Homer, for example, makes men better than they are; Cleophon as they are; Hegemon the Thasian, the inventor of parodies, and Nicochares, the author of the Deiliad, worse than they are.
As, in the serious style, Homer is pre-eminent among poets, for he alone combined dramatic form with excellence of imitation so he too first laid down the main lines of comedy, by dramatizing the ludicrous instead of writing personal satire. His Margites bears the same relation to comedy that the Iliad and Odyssey do to tragedy.
So in this respect, too, compared with all other poets Homer may seem, as we have already said, divinely inspired, in that even with the Trojan war, which has a beginning and an end, he did not endeavour to dramatise it as a whole, since it would have been either too long to be taken in all at once or, if he had moderated the length, he would have complicated it by the variety of incident. As it is, he takes one part of the story only and uses many incidents from other parts, such as the Catalogue of Ships and other incidents with which he diversifies his poetry.
In composing the Odyssey he did not include all the adventures of Odysseus- such as his wound on Parnassus, or his feigned madness at the mustering of the host- incidents between which there was no necessary or probable connection: but he made theOdyssey, and likewise the Iliad, to centre round an action that in our sense of the word is one.
Everything in this book may well seem both to lovers of poetry and to classical scholars an unnecessary gloss upon the Odyssey. In one sense it is, for it is clearly unnecessary to attempt to trace the voyage of Ulysses when millions of people, for thousands of years, have been quite happy to read the Odyssey as if it was only a fable…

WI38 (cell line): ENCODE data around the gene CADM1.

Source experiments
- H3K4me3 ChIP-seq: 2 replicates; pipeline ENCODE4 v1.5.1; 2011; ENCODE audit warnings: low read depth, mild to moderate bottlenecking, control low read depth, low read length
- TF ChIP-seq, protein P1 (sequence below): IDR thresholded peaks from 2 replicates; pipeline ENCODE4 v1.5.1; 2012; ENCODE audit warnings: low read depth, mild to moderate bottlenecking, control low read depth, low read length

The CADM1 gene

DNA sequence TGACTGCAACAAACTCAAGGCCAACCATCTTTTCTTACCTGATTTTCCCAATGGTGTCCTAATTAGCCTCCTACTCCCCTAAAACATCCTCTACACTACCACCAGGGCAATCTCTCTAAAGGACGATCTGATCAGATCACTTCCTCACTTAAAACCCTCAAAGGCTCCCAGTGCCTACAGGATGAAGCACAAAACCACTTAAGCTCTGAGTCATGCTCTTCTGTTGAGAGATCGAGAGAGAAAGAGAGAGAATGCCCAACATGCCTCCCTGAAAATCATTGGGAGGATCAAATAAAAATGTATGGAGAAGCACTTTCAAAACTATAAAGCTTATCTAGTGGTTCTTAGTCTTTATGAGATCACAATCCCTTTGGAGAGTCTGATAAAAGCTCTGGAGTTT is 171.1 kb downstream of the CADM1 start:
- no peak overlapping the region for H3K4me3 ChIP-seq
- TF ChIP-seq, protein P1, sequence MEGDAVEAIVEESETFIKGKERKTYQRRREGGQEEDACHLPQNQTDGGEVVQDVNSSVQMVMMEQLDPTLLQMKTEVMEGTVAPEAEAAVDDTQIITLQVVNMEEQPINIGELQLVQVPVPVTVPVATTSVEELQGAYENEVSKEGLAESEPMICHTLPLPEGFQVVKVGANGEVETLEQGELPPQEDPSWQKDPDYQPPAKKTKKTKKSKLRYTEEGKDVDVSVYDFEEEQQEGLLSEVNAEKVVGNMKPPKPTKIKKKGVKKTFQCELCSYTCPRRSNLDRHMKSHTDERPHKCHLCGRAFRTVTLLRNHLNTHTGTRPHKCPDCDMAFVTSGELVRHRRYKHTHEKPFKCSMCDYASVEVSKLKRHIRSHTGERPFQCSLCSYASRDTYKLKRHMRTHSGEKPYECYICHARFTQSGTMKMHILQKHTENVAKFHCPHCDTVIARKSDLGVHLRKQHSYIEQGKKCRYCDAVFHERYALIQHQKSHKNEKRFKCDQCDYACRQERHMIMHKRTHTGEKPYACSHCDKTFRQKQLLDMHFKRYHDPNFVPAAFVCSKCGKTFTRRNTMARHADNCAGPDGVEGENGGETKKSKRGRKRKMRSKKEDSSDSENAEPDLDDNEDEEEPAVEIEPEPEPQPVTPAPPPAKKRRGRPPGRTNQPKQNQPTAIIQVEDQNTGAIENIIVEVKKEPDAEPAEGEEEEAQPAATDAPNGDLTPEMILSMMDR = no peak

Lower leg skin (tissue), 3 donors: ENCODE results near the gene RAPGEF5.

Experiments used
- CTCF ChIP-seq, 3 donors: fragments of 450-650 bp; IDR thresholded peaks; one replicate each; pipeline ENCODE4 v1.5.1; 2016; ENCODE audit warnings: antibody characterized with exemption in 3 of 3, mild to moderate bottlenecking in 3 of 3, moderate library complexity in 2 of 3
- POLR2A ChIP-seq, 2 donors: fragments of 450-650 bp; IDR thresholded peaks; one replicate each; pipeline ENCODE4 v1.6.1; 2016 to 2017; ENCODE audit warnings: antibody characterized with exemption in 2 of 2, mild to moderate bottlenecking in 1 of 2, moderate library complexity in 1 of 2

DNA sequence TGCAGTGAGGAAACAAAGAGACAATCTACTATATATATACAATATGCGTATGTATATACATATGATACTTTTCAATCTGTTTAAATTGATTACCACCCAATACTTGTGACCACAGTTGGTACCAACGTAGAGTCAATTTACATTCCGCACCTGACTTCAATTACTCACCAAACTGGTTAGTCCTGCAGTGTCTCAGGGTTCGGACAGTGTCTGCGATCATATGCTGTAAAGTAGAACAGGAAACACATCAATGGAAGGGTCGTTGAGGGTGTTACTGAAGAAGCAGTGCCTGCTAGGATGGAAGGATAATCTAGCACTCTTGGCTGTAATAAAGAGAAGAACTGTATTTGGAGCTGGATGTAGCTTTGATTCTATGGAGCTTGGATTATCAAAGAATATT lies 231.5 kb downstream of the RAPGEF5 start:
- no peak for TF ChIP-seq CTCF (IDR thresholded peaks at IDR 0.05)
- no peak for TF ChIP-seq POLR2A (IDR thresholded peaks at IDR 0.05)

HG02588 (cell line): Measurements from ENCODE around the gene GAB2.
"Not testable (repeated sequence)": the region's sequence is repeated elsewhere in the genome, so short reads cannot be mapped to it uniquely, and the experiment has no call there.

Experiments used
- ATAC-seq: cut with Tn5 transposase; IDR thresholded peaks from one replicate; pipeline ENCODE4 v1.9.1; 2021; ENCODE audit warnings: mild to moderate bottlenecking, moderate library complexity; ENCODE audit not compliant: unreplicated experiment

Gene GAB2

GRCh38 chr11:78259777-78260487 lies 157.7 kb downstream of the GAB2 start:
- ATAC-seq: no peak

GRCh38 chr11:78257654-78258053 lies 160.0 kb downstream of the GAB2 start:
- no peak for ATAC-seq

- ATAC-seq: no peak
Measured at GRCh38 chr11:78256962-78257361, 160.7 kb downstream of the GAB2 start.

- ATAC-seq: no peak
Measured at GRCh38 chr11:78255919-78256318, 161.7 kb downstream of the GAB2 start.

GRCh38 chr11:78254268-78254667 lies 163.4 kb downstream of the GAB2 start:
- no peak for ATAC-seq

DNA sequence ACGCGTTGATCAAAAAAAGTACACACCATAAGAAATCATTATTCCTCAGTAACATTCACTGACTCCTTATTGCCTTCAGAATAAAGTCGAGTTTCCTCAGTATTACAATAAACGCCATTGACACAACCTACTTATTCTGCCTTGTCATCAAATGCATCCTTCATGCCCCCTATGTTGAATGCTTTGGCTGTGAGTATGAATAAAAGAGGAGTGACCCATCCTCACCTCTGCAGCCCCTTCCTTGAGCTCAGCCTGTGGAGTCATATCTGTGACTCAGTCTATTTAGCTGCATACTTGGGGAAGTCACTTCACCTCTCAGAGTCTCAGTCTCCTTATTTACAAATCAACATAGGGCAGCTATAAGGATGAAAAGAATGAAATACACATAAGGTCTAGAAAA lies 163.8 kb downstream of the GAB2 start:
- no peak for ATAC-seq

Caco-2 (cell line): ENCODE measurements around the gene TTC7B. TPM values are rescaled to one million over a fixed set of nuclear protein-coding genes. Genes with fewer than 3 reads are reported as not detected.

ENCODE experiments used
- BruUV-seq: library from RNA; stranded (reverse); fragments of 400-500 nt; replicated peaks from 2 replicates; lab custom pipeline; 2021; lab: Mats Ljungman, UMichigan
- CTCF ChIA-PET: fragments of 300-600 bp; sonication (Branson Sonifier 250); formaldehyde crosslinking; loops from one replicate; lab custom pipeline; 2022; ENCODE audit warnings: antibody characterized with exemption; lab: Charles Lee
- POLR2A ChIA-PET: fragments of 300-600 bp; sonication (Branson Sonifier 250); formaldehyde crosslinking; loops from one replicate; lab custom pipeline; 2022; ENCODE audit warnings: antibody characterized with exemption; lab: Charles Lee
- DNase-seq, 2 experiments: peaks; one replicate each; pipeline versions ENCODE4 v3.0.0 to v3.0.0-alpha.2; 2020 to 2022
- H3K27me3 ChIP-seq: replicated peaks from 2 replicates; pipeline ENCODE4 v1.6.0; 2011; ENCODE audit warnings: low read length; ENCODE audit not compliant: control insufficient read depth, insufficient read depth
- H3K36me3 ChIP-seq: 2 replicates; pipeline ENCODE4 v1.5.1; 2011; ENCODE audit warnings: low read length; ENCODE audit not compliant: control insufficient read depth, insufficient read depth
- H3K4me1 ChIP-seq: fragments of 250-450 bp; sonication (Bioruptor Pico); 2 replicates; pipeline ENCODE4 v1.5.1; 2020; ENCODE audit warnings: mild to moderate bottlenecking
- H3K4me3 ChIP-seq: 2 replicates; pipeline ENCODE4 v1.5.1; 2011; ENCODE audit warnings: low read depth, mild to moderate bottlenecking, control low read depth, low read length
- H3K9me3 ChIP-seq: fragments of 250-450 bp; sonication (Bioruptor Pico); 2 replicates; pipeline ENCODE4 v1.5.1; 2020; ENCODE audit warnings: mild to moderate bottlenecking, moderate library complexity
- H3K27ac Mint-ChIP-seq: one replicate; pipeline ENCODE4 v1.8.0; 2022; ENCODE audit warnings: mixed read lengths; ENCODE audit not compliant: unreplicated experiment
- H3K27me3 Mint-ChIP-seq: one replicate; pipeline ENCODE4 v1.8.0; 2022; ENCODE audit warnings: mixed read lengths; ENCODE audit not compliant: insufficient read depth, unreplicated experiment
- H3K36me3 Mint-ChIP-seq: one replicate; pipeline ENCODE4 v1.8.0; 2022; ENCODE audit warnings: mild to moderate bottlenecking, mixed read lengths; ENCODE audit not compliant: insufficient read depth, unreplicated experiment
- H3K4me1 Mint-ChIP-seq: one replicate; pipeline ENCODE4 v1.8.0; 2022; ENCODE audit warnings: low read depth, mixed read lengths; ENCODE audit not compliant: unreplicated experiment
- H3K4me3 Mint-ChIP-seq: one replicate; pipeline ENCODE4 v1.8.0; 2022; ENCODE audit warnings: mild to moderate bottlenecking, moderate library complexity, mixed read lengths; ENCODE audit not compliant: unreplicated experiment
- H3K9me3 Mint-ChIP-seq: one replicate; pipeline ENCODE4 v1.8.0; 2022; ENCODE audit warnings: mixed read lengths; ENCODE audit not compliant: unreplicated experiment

I do not think that anything is lost by attempting to find a skeleton – however magnificent the cupboard that hides it. I have seen coral formations disguising the old bones of ships, but I did not feel less amazed by the beauty of the coral just because I had found the timbers and iron frames which the polyps had disguised and decorated.
In 1981, the Italian writer Italo Calvino wrote an essay titled Why Read the Classics?. It’s less than ten entertaining pages, so I recommend you read it if you can lay your hands on it. (It’s been published in a book form, in a collection of his essays, bearing the same title.)
What follows here is the 14 definitions of what classics are as put forward in the essay – 14 definitions worth thinking about:
Hace mucho tiempo el escritor argentino, Jorge Luis Borges estaba enseñando literatura inglesa en la universidad de Buenos Aires. Un día dijo a sus estudiantes:
A long time ago the Argentinian writer, Jorge Luis Borges taught English Literature at the University of Buenos Aires. One day he said to his students:
La cita de la semana / Quote of the Week:
Si Shakespeare les interesa, está bien. Si les resulta tedioso, déjenlo. Shakespeare no ha escrito aún para ustedes. Llegará un día que Shakespeare será digno de ustedes y ustedes serán dignos de Shakespeare, pero mientras tanto no hay que apresurar las cosas.”
(Jorge Luis Borges: Curso de literatura inglesa en la universidad de Buenos Aires)
If Shakespeare interests you, that’s fine. If you find him tedious, leave him. Shakespeare hasn’t yet written for you. The day will come when Shakespeare will be right for you and you will be worthy of Shakespeare, but in the meantime there’s no need to hurry things.
It was evening when we made our way back to the cove. The sun was setting fire to the headlands west of us, and the sea had become absolutely still. Not even a cat’s-paw trailed across the purple water. The sea was truly like wine to look at. The professors who had decried Homer’s adjective and invented other meanings for it, had never been sailors.